Shared-Experience, Community, and Meaning: How Social Networks Affect Our Lives.

“What sad times we live in.” These are the words written to me from an old friend this week. On January 25, she became an aunt. On February 3, the baby passed away.

I know this, because of Facebook.

I know this, because we each made the effort to connect, after years of distance.

I know this, because she shares her joys and sorrows openly to the world.

I know this, because her many friends and family share back.

Through Facebook, we shared in the experience with her. From the excitement of the birth announcement, and many notes of congratulations; to support when things took a turn for the worse; and then the many words of condolence when the baby died. Her friends were able to reach out more easily, and share in each other’s concern for her and her family. These are people spread across a wide geography, and many different aspects of her life.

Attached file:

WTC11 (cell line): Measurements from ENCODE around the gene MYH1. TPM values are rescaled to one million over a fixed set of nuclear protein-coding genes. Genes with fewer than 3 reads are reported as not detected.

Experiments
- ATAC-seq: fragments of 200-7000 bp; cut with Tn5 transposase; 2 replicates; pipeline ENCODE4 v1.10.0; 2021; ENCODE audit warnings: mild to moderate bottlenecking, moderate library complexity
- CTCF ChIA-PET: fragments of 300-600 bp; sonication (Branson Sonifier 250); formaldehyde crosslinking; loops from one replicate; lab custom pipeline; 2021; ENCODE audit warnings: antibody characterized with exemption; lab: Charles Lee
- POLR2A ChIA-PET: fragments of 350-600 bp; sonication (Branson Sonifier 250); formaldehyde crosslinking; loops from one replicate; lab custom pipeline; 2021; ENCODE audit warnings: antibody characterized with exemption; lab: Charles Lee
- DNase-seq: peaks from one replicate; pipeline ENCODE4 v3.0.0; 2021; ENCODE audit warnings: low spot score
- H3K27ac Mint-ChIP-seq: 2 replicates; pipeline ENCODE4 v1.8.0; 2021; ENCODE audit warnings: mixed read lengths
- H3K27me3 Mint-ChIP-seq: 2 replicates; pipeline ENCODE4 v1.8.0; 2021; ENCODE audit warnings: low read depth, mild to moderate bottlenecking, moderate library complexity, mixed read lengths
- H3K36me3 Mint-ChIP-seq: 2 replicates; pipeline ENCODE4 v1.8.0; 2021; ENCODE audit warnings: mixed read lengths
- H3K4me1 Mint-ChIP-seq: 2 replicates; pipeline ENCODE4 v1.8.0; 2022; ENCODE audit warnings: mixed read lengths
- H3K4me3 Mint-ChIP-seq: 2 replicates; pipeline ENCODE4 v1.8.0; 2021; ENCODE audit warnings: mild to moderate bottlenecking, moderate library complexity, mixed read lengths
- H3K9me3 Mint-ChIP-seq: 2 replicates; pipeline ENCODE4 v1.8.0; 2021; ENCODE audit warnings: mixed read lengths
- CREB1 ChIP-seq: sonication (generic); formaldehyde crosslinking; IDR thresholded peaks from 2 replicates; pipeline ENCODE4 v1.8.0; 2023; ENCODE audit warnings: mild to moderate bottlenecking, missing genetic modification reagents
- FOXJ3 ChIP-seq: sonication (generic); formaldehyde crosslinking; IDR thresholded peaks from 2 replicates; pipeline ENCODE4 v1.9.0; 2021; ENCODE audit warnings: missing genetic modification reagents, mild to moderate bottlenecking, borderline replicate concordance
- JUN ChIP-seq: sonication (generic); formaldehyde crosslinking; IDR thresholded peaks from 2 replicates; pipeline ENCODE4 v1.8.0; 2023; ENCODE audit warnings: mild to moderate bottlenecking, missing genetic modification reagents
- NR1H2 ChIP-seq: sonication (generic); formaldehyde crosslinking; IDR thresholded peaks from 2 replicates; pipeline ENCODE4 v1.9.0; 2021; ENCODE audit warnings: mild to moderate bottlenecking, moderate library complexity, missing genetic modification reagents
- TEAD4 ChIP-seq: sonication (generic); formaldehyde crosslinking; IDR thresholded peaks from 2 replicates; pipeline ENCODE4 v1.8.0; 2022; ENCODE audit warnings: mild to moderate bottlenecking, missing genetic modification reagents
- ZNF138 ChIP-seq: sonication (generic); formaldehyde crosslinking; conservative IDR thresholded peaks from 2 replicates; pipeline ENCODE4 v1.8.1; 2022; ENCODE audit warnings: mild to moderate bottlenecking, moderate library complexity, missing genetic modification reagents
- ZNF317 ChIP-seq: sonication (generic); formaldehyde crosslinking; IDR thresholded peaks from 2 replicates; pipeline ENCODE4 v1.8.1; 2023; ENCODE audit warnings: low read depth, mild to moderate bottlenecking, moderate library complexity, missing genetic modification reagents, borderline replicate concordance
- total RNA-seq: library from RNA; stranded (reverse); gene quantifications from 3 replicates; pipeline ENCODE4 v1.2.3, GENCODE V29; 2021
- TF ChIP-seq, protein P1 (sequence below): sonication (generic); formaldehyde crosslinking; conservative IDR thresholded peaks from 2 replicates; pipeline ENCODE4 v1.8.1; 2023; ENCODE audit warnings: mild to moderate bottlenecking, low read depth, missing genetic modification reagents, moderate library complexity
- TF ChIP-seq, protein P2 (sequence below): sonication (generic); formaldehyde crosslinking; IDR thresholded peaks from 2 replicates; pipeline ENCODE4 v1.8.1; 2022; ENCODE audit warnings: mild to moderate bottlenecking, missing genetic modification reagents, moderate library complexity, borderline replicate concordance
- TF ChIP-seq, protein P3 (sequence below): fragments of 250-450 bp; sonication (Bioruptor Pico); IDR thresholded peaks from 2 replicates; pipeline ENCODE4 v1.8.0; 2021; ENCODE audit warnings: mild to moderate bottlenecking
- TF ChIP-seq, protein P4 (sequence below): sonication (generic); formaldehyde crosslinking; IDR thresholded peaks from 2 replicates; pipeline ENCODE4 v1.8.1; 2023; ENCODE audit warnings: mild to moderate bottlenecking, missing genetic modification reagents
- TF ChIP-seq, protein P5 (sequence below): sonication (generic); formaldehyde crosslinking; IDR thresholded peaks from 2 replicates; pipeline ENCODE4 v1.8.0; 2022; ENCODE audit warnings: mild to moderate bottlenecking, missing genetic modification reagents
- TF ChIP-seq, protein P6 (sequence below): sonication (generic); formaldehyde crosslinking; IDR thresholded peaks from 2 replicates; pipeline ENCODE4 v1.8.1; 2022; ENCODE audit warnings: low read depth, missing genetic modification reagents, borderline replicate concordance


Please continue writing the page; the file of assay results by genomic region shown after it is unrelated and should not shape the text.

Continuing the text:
Unfortunately, her experience of a loved one passing away is not the only one I have shared recently.

In the past month I have had two very close family members pass away – both suddenly. My wife’s Aunt Christine died on New Year’s morning. She had diabetes, and suffered a heart attack at age 45. It happened in moments and shook our family to the core.

Later in the month, my Uncle Paul had a massive stroke. He was unconscious for 2 weeks, and passed away in a hospice with family by his side. He was 64, lived a healthy lifestyle and had no health condition that would have given warning.